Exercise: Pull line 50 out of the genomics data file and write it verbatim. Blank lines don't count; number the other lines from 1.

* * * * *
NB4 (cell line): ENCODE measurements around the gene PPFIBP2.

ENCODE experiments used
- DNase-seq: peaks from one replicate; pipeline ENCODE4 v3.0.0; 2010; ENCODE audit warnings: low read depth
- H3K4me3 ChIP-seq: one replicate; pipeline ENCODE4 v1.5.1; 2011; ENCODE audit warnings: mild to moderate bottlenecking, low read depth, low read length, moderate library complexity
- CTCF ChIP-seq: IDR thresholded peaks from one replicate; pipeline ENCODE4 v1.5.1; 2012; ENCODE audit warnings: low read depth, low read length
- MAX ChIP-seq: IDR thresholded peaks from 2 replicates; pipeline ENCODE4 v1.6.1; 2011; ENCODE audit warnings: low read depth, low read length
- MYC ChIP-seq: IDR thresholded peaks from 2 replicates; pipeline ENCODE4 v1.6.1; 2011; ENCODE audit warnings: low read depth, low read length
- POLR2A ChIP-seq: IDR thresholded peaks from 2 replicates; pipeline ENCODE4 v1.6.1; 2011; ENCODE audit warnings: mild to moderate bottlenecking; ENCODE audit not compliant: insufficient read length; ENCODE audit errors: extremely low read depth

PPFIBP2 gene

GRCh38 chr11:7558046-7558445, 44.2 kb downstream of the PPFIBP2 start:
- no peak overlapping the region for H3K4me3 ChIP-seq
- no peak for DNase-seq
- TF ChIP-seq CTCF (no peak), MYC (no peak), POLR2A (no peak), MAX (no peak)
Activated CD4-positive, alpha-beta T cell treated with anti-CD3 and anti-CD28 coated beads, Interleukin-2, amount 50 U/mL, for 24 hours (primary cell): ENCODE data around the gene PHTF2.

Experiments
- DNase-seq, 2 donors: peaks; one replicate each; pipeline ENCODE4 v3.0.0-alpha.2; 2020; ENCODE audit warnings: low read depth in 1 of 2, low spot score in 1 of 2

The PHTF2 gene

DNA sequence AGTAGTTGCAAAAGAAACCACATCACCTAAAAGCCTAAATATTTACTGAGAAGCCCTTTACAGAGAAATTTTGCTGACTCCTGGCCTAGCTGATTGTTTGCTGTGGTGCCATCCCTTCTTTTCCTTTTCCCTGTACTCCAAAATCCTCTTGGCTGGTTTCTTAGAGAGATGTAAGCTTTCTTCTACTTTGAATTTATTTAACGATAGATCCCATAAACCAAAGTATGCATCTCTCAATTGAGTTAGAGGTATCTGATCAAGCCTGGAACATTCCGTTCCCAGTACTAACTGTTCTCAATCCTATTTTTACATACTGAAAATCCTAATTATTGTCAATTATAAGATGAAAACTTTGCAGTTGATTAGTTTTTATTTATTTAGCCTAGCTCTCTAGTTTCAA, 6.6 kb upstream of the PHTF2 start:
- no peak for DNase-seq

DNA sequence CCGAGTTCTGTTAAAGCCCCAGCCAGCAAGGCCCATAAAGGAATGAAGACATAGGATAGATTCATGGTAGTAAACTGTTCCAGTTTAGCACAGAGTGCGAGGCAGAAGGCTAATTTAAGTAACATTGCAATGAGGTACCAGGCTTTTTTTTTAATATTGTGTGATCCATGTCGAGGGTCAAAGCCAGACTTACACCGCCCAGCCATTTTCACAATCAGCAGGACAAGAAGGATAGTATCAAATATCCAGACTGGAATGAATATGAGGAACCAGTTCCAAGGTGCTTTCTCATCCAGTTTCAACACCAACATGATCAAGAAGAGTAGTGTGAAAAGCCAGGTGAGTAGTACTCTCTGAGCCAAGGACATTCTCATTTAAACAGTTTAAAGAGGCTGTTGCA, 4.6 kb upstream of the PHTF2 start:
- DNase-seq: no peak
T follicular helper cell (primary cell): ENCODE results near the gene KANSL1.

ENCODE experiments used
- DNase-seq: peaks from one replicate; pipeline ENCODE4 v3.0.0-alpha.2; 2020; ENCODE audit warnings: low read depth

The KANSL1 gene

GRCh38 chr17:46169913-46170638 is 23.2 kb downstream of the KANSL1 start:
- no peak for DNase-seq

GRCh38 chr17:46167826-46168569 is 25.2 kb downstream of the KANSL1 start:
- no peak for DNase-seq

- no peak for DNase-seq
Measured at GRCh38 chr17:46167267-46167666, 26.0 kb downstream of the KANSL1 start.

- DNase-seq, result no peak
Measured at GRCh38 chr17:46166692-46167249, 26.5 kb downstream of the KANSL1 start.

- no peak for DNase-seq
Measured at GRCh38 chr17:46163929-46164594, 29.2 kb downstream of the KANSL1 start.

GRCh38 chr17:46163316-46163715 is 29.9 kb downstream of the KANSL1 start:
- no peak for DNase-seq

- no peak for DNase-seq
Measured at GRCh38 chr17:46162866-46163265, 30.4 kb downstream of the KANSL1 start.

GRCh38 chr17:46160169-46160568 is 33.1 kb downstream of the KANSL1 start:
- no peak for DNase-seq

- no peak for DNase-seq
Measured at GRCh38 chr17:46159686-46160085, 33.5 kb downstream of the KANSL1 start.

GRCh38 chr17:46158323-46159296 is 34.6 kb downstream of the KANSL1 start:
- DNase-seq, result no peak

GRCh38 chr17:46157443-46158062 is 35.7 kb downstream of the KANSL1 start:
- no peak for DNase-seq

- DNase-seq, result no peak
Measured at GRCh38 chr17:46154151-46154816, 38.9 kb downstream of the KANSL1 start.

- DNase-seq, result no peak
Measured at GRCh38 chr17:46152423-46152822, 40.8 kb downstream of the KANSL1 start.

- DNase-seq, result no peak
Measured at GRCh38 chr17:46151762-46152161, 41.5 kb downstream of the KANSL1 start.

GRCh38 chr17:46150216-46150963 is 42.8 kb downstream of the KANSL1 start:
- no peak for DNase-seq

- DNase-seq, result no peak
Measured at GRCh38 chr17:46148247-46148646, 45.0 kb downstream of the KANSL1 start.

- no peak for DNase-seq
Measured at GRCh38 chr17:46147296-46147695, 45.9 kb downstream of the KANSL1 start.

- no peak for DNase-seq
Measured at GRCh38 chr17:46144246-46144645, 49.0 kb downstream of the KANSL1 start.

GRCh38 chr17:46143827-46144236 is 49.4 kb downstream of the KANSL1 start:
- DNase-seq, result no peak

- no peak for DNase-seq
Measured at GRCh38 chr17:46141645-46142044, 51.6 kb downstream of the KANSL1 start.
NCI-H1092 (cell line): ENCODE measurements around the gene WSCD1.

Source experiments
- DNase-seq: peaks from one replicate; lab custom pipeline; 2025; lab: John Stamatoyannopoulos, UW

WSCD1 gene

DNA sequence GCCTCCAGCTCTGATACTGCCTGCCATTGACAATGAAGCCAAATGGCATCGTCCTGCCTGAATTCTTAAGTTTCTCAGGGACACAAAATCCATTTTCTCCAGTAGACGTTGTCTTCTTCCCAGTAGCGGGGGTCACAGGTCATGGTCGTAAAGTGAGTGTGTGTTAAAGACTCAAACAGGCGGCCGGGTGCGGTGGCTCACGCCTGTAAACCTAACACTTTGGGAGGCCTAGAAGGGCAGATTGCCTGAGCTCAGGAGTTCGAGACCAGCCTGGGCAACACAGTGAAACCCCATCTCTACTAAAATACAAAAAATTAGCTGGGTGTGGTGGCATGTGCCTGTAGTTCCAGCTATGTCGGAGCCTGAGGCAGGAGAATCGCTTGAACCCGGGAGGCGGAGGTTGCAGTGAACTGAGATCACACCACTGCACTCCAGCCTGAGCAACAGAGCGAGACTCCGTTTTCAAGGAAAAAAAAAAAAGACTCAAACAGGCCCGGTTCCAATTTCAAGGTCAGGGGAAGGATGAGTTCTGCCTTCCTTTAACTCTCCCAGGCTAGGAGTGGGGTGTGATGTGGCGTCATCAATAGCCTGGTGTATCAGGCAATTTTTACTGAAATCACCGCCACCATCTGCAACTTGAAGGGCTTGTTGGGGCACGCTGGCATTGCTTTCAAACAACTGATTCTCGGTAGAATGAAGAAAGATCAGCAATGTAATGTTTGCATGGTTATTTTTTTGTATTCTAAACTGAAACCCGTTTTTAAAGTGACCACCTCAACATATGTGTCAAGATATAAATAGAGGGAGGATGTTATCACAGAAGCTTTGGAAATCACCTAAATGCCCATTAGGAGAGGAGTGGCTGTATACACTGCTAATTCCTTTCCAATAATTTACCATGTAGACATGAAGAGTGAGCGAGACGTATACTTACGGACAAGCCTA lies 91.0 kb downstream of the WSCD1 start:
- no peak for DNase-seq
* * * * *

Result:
- DNase-seq, result no peak